Corsica's northern capital, Bastia, is the centre of commerce and industry and a thriving freight and passenger port. Commerce, more than tourism, is its main focus, providing employment for many Corsicans. Bastia's industrial sprawl, however, is offset by its aged charm. The presence of an overwhelming Italian atmosphere adds to the city's attraction. Two distinct areas comprise the city: Terra Vecchia, the old quarter, consisting of haphazard streets, flamboyant Baroque churches and lofty tenements, with their crumbling golden-grey walls set against a backdrop of fire-darkened hills; and the more orderly Terra Nova, the historic district favoured by prominent doctors, lawyers and architects. The city dates from Roman times, when a base was set up at Biguglia to the south. Under the Genoese, Bastia was the island's capital for four centuries and of major importance for the export of wine to the Italian mainland. They built a fortress (bastiglia), which gave the town its name. The Genoese also were responsible for laying the foundation for the area's prosperity by planting vines, olives, chestnut trees and other experimental crops. This resulted in an energetic and enterprising region, still a characteristic of today's northern Corsica. Although Napoleon had appointed Ajaccio the capital of the island in 1811- initiating a rivalry that still exists - Bastia established a stronger trading position with mainland France. As a result, the Nouveau Port was created in 1862 to cope with the increasing traffic with France and Italy. Bastia's economic prominence and a German division based here during World War II accounted for severe bombing attacks. Many buildings were destroyed, including much of the old governor's palace. Of the two largest towns on the island, Ajaccio and Bastia, the latter boasts a more genuine Corsican character. Visitors can experience an authentic feel of island life by wandering through the maze of narrow streets of Bastia's old quarter and by exploring its fortifications. Don't miss the vast Place Saint-Nicolas just north of the old quarter; it is the focal point of the city. Open to the sea and lined with shady trees and sidewalk cafes, it is a perfect place for people watching and for taking in the local ambiance. Pier Information The ship is scheduled to dock at the port of Bastia. The city's focal point, Place Saint-Nicolas, is a distance of 650 feet (200 metres) to walk. Taxis are generally available at the pier but it is highly recommended to book in advance if you want to be sure to get one. It is recommended to establish the fare before leaving the port. Shopping The main shopping streets, Boulevard Paoli and Rue Cesar Campinchi, are less than one half miles (500 metres) from the port terminal. Handicrafts and the area's specialties such as honey, wine and liqueurs may be of interest. Most shops are open from 9:00 a.m. to 12:00 p.m. and 2:30 p.m. to 7:00 p.m. Shops are closed for the day on Sundays and some shops may also close Monday mornings (some souvenirs shops may open Sundays during the high season of July-August). The local currency is the euro. Cuisine A variety of restaurants offer a good choice of eating possibilities. Some of the best restaurants are found around the Vieux Port and on the Quai des Martyrs. French cuisine and seafood feature prominently on menus as well as such Corsican specialties as wild boar, charcuterie and aziminu, a local version of bouillabaisse. Evidence of Bastia's strong Italian influence is apparent in the numerous pizza and pasta places in the Nouveau Port area. For outdoor dining and people watching, cafes around lively Place Saint-Nicolas are a perfect place. Other Sites Oratoire de Saint-Roch Located in the Terra Vecchia quarter, the chapel is a Genoese Baroque extravaganza built in 1604. The walls are covered with finely carved wooden panelling and the organ is magnificent with its decoration of gilt and wooden sculpture. Oratoire de L'Immaculee Conception Although its exterior is rather austere, the flamboyant interior of this 17th-century church with gilt and marble ceiling, frescoes and crystal chandeliers creates an ambiance of an opera house. Vieux Port Site of the original Porto Prado, the area around the Vieux Port is the most appealing part of town. Its soaring houses seem to bend inwards towards the water. Once busy with Genoese traders, the building of the ferry terminal and commercial docks have reduced much of the action at Vieux Port. Terra Nova As the administrative core of old Bastia, Terra Nova displays a distinct air of affluence. Its most impressive building is the 14th-century Governor's Palace. During the Genoese heyday the governor and the bishop lived here, entertaining foreign dignitaries and hosting massive parties. Private arrangements for independent sightseeing may be requested through the Tour Office on board, subject to the availability of English-speaking guides.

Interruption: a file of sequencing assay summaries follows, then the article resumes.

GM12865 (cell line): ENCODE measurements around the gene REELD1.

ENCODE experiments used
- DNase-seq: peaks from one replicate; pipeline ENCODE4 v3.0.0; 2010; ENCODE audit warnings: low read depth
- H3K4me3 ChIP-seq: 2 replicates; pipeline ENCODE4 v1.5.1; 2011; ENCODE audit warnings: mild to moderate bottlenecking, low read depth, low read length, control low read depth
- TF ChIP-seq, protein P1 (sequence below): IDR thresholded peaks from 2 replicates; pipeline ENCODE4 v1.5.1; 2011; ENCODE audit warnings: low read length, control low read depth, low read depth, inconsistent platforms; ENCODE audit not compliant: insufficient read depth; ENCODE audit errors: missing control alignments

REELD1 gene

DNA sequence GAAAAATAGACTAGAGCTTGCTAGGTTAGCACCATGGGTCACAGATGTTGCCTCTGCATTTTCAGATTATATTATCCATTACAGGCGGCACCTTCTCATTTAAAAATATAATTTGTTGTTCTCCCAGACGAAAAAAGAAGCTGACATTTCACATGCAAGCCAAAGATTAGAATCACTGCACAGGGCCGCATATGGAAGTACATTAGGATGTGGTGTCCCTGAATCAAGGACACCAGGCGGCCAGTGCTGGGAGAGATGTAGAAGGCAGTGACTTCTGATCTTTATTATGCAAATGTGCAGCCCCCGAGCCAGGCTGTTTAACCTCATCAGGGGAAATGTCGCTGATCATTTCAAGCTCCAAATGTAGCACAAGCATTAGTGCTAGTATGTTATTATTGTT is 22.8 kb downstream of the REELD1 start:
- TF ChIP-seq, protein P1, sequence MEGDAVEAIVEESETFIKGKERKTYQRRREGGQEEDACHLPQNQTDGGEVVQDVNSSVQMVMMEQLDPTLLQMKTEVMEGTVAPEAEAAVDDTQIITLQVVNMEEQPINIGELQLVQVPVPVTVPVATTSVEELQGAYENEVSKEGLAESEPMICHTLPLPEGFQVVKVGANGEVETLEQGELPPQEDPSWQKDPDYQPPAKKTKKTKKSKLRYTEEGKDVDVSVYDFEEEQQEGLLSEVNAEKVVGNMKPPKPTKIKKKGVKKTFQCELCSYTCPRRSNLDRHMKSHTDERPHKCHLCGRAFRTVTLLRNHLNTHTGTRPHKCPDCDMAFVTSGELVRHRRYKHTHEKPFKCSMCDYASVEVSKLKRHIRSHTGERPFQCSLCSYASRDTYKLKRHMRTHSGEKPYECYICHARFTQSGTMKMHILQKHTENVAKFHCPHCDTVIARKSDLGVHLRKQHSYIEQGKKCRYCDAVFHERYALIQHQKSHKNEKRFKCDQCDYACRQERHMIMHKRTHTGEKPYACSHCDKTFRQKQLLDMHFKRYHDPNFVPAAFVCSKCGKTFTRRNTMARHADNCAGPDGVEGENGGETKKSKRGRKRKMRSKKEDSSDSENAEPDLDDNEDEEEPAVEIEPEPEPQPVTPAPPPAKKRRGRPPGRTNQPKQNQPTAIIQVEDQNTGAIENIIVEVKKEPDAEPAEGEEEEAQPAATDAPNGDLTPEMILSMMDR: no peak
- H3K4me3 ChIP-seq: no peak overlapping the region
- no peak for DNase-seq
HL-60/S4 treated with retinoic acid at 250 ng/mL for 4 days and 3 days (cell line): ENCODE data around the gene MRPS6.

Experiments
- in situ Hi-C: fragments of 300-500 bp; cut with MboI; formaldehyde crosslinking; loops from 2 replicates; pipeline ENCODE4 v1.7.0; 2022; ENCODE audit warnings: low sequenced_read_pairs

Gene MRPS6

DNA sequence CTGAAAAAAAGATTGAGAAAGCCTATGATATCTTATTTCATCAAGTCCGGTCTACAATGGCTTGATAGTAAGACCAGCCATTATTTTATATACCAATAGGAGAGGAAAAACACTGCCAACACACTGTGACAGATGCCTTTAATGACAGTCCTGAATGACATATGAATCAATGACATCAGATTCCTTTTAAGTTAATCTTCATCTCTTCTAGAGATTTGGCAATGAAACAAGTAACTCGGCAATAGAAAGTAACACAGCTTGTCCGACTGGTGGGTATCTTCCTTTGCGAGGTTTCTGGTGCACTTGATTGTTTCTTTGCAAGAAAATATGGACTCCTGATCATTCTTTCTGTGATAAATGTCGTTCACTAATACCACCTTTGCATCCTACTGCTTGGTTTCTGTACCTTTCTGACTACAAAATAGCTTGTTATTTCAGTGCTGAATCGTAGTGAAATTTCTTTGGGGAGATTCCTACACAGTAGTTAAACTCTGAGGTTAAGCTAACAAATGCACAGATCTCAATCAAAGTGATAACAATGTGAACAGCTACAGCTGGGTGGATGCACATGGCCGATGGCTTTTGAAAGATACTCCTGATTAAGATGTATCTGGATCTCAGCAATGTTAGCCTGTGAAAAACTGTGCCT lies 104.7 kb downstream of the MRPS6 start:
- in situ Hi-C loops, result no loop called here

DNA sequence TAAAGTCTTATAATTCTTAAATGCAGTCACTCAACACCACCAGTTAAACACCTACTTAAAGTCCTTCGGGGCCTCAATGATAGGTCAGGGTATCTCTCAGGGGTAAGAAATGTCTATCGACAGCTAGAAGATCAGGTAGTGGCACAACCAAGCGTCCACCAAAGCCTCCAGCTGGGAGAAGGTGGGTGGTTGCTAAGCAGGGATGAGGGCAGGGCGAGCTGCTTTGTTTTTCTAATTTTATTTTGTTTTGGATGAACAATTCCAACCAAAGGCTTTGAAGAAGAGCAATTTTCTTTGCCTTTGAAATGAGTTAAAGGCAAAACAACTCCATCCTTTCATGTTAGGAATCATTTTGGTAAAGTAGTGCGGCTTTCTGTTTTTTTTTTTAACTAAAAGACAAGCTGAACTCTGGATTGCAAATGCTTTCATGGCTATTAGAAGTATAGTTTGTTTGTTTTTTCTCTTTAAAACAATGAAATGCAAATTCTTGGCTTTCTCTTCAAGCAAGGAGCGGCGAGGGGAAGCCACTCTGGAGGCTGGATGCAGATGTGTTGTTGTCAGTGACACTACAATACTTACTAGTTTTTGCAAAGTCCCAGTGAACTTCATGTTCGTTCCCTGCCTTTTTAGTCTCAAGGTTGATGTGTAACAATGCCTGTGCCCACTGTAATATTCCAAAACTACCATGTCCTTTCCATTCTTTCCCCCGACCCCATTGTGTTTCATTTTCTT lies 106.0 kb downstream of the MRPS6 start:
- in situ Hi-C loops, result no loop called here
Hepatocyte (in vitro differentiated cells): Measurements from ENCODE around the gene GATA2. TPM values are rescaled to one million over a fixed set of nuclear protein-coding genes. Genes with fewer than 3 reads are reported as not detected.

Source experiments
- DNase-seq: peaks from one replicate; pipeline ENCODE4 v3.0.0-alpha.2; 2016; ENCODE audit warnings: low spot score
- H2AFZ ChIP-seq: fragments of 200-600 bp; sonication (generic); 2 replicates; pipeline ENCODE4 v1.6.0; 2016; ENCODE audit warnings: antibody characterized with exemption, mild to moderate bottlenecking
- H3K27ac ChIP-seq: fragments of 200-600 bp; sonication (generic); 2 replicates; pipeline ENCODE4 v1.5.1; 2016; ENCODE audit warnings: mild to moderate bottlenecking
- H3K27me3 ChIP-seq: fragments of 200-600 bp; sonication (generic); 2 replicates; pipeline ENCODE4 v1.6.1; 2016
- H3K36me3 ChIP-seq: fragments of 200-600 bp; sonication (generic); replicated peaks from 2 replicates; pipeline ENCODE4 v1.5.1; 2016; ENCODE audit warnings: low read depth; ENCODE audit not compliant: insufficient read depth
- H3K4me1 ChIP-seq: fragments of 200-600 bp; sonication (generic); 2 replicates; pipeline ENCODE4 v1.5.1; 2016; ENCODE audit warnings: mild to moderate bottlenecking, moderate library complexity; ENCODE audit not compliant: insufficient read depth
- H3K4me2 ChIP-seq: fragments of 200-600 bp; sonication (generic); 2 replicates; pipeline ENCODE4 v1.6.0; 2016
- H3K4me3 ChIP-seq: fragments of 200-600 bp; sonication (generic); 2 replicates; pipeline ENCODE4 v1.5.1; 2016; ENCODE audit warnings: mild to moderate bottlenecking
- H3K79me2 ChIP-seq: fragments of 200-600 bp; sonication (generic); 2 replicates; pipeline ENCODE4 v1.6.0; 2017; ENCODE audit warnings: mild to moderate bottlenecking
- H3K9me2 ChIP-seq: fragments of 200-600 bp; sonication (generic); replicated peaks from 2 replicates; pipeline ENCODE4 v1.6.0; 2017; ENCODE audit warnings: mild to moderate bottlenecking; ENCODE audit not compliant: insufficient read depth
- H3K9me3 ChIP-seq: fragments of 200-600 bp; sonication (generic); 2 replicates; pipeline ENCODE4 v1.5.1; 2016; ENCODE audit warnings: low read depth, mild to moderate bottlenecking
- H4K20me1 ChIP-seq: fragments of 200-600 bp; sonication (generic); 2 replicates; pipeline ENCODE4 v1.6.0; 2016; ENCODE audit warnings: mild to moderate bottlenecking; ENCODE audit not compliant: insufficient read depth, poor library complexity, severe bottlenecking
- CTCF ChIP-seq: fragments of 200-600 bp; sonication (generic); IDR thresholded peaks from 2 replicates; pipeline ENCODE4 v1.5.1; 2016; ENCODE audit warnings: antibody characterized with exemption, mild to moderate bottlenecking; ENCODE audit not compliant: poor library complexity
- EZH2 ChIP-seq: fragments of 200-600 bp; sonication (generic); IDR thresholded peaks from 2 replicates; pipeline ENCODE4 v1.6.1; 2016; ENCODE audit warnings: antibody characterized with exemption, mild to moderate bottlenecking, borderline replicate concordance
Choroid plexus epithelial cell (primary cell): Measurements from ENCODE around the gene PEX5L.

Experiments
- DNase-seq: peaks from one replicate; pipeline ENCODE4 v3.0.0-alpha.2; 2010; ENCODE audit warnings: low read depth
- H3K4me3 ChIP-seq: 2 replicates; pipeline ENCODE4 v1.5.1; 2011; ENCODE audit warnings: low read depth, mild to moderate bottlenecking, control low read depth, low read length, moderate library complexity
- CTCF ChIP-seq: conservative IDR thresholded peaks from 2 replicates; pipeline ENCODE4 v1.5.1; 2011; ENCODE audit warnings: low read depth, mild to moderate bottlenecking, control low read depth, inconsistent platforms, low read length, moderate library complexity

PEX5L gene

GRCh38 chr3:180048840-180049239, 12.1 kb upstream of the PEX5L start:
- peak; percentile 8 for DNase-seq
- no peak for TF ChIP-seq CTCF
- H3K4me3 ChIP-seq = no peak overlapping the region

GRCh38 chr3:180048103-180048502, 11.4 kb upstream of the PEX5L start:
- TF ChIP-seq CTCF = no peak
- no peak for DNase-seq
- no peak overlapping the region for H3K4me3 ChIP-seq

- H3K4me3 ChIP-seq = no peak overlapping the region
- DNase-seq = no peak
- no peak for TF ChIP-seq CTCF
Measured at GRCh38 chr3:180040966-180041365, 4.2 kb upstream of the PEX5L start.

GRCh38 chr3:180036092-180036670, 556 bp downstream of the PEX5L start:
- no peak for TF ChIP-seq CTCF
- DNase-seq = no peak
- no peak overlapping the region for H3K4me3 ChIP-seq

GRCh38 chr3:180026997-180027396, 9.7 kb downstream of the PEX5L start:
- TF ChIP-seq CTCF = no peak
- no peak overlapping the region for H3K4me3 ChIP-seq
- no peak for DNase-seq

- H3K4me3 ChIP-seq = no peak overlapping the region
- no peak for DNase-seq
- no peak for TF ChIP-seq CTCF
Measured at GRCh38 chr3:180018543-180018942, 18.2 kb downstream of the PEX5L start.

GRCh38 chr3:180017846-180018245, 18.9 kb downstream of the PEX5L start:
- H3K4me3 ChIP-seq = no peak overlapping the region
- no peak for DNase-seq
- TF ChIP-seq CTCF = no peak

Bordeaux as a whole, rather than any particular points within it, is what you'll want to visit in order to understand why Victor Hugo described it as Versailles plus Antwerp, and why the painter Francisco de Goya, when exiled from his native Spain, chose it as his last home (he died here in 1828). The capital of southwest France and the region's largest city, Bordeaux remains synonymous with the wine trade: wine shippers have long maintained their headquarters along the banks of the Garonne, while buyers from around the world arrive for the huge biennial Vinexpo show (held in odd-number years).Bordeaux is, admittedly, a less exuberant city than many others in France, but lively and stylish elements are making a dent in its conservative veneer. The cleaned-up riverfront is said by some, after a bottle or two, to exude an elegance reminiscent of St. Petersburg, and that aura of 18th-century élan also permeates the historic downtown sector—“le vieux Bordeaux"—where fine shops invite exploration. To the south of the city center are old docklands undergoing renewal—one train station has now been transformed into a big multiplex movie theater—but the area is still a bit shady. To get a feel for the historic port of Bordeaux, take the 90-minute boat trip that leaves Quai Louis-XVIII every weekday afternoon, or the regular passenger ferry that plies the Garonne between Quai Richelieu and the Pont d'Aquitaine in summer. A nice time to stroll around the city center is the first Sunday of the month, when it's pedestrian-only and vehicles are banned.